Just before Climate Week, the UN Framework Convention on Climate Change (UNFCCC) released its First Global Stocktake, a report on the global progress to achieve the goals of the Paris Agreement. The Global Stocktake is required by the Paris Agreement to report progress toward those climate goals every five years.
This is the first report and the news is not good.
Frankly, the results are downright bad. Based on current commitments, we are on track to exceed the goal of limiting warming to 1.5 degrees C, with predicted temperature increases of 2.4-2.6 degrees C. By way of example, we have just experienced the warmest three months in recorded history under global warming of about 1.1 degrees C along with deadly extreme weather events including massive wildfires and devastating floods.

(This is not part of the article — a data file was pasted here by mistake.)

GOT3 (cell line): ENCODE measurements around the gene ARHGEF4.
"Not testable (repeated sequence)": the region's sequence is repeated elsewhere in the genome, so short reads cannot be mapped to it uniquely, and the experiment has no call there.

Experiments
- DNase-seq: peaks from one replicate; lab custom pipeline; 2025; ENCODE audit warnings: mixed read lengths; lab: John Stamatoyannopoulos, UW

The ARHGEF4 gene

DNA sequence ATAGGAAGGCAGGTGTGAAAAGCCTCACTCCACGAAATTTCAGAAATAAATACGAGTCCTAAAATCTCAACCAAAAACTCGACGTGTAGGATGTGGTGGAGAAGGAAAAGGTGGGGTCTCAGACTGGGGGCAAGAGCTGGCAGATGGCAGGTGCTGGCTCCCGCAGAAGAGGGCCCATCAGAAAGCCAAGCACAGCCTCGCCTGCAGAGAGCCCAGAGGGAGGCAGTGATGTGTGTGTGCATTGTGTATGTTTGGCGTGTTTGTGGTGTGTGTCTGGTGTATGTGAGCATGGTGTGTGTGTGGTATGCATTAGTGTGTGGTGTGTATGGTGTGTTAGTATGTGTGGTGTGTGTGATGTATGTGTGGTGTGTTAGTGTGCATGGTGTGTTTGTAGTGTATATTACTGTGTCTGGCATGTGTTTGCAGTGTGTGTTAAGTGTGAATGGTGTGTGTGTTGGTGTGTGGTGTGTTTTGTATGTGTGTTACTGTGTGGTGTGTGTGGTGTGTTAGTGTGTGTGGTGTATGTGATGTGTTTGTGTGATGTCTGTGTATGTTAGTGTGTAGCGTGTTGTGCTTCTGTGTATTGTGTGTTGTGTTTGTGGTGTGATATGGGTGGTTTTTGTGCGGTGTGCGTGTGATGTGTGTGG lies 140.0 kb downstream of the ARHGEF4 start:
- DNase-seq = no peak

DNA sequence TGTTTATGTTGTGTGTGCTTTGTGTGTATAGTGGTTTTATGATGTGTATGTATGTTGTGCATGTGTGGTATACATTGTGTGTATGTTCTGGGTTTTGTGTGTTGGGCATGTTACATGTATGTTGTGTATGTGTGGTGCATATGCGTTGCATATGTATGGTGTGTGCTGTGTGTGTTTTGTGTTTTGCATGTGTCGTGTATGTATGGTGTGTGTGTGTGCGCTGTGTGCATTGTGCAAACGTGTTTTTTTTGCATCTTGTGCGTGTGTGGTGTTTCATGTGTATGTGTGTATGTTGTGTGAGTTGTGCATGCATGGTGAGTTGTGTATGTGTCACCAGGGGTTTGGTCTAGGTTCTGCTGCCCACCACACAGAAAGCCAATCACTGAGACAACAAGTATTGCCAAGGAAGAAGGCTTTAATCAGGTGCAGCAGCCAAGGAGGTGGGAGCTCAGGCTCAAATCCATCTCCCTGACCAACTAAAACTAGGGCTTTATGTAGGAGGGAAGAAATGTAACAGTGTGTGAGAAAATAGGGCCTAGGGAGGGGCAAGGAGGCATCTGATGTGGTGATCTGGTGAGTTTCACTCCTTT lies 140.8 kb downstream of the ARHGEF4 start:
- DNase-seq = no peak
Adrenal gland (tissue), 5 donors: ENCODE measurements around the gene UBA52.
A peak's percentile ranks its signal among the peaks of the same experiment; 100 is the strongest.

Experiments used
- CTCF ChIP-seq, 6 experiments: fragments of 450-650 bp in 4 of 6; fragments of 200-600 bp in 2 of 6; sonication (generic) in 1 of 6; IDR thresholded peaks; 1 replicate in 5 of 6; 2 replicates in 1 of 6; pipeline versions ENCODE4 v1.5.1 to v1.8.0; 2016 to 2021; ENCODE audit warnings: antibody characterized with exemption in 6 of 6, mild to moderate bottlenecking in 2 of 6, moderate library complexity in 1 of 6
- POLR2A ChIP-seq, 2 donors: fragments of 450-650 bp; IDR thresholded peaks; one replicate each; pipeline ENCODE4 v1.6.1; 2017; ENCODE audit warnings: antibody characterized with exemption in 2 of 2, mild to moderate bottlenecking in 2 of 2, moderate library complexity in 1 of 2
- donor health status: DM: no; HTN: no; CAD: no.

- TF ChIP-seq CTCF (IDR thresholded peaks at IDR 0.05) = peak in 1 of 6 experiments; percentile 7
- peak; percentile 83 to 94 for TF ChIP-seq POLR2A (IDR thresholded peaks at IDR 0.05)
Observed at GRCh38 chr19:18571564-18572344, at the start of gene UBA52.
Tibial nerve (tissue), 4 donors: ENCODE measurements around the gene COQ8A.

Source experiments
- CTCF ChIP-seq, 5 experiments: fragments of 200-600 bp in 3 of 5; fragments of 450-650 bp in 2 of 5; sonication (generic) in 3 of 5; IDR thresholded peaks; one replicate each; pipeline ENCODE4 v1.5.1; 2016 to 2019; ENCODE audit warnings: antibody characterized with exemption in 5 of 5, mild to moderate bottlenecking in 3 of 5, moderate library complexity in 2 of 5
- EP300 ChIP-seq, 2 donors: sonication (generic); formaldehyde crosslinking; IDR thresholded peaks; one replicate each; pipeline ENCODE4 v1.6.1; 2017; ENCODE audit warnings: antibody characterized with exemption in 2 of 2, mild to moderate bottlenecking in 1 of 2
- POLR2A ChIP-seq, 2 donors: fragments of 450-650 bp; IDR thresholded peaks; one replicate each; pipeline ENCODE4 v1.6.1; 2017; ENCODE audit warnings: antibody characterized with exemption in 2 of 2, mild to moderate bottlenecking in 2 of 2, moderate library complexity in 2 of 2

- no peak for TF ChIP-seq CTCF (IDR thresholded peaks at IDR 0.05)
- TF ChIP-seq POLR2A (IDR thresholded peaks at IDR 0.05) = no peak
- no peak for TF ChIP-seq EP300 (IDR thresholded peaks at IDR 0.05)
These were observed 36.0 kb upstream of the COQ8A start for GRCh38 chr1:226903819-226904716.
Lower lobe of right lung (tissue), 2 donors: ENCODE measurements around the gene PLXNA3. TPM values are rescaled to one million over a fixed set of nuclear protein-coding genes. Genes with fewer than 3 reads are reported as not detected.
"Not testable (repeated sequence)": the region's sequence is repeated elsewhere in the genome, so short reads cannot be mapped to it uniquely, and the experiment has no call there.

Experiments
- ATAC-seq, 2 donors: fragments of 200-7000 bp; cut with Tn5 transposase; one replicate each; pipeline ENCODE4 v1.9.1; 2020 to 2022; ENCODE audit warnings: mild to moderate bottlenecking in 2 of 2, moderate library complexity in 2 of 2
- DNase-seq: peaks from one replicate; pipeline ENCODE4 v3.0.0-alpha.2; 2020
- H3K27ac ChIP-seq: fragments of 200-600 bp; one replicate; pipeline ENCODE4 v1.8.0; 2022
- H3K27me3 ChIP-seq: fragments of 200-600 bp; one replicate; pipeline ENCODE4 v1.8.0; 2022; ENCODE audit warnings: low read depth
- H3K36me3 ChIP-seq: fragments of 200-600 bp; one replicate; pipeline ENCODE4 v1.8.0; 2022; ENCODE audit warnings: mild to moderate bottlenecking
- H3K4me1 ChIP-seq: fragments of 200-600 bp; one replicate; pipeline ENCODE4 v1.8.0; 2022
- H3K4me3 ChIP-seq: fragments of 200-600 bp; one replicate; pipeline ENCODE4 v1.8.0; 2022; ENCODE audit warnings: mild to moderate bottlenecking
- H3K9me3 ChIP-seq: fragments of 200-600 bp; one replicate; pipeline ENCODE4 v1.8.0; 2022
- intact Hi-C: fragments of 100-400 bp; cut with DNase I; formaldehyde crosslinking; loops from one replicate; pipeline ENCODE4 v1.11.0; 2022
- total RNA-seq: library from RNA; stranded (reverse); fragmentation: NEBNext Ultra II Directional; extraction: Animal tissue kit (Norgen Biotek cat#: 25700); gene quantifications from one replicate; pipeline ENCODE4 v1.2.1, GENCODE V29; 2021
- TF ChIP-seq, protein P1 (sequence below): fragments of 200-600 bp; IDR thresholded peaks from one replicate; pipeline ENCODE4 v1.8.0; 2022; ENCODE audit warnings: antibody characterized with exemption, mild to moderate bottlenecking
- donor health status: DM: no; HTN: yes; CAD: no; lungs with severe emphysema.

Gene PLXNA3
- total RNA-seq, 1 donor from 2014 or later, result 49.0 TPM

Imagine what awaits us in a world that’s warmed an additional 1.5 degrees C.
While these prospects are grim, the news isn’t entirely pessimistic. Without the current commitments, we would be on pace to see 3.7-4.8 degrees C of warming — clearly catastrophic for humanity. The Paris Agreement is working to limit global warming. But the message is clear, we need to escalate and expand our goals and purpose.
The First Global Stocktake is not merely a means of telling us where we are failing. It also provides a roadmap to help us get on track to slashing emissions and creating a climate-resilient future.
As expected, the report calls for quickly phasing out unabated fossil fuels emissions. But as the sector responsible for almost one-third of global emissions, the report is also a wakeup call for the ag and food sector. Key finding #6 in the report states:
“… achieving net zero CO2 and GHG emissions requires systems transformations across all sectors and contexts, including scaling up renewable energy while phasing out all unabated fossil fuels, ending deforestation, reducing non-CO2 emissions, and implementing both supply- and demand-side measures.”